Here Are Some of the Best Fall Vegetable Dishes + Recipes
Surveys indicate that Americans love fall more than any other season. It’s easy to understand why!
Autumn’s glorious changing colors of nature and cooler, cozy weather are calming to the spirit. They also inspire us to cook hearty dishes that provide warmth, comfort, and nourishment amidst the shorter days and longer nights.
Fall’s bounty of vegetables is gorgeous too. Brimming with color, flavor and, brain healthy nutrients, they offer an opportunity to celebrate the season with delicious vegetable dishes that provide your brain and body with vital nutrients, helping you to feel your best.
Enjoy the following fall vegetable recipes. Try one for a weeknight dinner and save some for lunch the following day – or include them in a holiday meal.
These Are 5 of the Best Fall Vegetable Dishes!
Starting at the Roots
Root vegetables are warming, nourishing, substantial, and soothing. They benefit your heart, circulation, microbiome, as well as help tonify your liver and gallbladder.
They are loaded with nutrients such as healthy complex carbohydrates, fiber, folate, vitamins A, B and C, minerals like manganese and potassium, and antioxidants such as beta-carotene, chlorogenic acid and anthocyanins, and have anti-inflammatory properties.
Roasted Root Veggies and Kale
This wonderful mélange of root vegetables can both compliment a meal as a side dish or serve as a stand-alone.
- 3 to 4 pounds root vegetables of your choosing: turnips, parsnips, rutabagas, carrots, beets (golden), celery root, and potatoes, peeled and cut into chunks
- 1 head garlic, separated and peeled cloves
- 6 tbsp extra virgin olive oil (separate)
- 1 tsp Himalayan pink salt or sea salt
- ½ cup chopped onion
- 1 tbsp tomato paste
- 1 can whole peeled tomatoes (28 ounces)
- 2 cups chopped kale (or Swiss chard)
- 1 tsp of Italian spices or oregano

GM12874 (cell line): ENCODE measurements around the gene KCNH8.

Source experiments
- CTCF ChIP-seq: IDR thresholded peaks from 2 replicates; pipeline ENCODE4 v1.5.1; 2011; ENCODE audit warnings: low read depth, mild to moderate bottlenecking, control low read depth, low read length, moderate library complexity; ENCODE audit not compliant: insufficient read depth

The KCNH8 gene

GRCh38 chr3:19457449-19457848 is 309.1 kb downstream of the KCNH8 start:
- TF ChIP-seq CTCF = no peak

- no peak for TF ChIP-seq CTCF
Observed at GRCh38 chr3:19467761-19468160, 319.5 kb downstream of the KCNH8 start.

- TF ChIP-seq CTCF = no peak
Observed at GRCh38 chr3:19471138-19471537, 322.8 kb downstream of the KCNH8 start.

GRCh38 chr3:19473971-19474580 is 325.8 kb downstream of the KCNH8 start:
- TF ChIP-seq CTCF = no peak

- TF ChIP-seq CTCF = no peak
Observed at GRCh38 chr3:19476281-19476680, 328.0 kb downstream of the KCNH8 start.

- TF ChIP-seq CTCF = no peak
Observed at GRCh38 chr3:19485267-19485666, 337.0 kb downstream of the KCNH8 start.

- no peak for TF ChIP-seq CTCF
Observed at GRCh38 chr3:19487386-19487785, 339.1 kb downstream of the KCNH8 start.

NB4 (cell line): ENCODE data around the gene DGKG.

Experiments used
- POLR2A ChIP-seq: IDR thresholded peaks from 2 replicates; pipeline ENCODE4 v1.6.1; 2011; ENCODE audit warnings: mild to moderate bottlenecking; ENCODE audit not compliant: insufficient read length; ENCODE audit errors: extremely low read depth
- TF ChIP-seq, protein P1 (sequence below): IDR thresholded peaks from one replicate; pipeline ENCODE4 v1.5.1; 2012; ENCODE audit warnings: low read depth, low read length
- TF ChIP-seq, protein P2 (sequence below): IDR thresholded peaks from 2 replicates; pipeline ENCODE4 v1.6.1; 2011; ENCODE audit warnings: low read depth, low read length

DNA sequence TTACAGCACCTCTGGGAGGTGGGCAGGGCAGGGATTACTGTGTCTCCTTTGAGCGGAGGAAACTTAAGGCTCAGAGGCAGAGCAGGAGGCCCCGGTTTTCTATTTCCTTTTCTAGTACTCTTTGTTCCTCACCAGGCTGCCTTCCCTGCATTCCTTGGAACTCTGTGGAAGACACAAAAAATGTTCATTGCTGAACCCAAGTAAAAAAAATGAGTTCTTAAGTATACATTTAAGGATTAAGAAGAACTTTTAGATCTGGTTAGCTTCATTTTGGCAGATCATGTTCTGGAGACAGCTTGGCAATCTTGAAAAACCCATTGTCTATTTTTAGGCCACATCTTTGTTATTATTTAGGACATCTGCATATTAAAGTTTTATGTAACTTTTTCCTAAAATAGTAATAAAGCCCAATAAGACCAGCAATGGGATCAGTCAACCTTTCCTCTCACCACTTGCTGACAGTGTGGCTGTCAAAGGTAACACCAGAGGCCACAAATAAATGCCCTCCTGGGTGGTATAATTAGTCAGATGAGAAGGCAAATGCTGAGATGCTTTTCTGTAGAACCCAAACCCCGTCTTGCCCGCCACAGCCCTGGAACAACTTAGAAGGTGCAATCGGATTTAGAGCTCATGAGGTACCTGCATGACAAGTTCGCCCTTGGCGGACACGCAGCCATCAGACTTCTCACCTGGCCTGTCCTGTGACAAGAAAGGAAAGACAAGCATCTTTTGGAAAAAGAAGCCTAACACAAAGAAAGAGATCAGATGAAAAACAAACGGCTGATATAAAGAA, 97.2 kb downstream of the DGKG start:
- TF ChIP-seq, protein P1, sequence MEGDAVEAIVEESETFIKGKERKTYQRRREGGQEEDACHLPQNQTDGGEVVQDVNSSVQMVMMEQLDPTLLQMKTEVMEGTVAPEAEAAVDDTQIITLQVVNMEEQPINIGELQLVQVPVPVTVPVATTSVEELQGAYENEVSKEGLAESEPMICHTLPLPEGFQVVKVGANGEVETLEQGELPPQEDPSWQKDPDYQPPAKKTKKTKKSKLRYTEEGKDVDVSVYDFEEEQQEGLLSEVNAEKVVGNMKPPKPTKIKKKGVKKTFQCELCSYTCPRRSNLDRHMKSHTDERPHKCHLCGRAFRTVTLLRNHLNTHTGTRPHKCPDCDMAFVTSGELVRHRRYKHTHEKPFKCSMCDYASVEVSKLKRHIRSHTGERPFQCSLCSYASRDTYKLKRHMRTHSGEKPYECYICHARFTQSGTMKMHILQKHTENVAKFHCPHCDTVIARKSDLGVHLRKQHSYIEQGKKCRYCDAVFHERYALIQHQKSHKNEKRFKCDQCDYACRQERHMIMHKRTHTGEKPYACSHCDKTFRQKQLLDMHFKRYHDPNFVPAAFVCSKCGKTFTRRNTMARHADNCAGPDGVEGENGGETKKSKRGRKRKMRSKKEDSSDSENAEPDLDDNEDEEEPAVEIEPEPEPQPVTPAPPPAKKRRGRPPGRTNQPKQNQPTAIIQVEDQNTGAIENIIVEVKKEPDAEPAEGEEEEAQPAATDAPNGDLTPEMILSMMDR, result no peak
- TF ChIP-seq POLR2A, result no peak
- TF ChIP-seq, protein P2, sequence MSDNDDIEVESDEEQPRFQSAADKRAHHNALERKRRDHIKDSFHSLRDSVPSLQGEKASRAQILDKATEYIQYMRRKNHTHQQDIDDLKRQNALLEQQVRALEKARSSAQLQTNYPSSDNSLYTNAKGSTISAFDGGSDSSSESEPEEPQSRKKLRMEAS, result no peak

- Black pepper (to taste)
- Red chili flakes or tabasco sauce (to taste)
Roast the veggies:
- Preheat oven to 450°F.
- In a large roasting pan, mix together the root veggies, garlic, and 3 tbsp olive oil. Sprinkle with salt.
- Roast for 45 min (turning the vegetables over in the pan after 20 min or so).
Make the tomato base:
While the vegetables are roasting, in a Dutch oven (that can hold 4-5 quarts), heat 3 tbsp. Olive oil on medium heat. Add in onions and sauté until edges are slightly brown. Stir in tomato paste. Cook for a minute or two.
- Pull apart the canned tomatoes into large pieces as you add them to the pot. Pour in the remaining liquid from the can into the pot. Stir well. Add the Italian seasoning. Bring to a simmer, then lower the heat to the lowest possible setting. Cover the pot and let cook gently while the root vegetables are roasting.
When the vegetables are roasted and browned:
Add the veggies to the tomato base. Add in kale. Stir well. Simmer until greens wilt (about 5 min). Season with salt and pepper to taste. Top with Tobasco sauce or chili flakes to taste.
Plant-Based Turnip Gratin
Swap out a heavy, cheesy dish for this healthier, plant-based one featuring turnips.
- 2 tbsp olive oil
- 3 medium onions, thinly sliced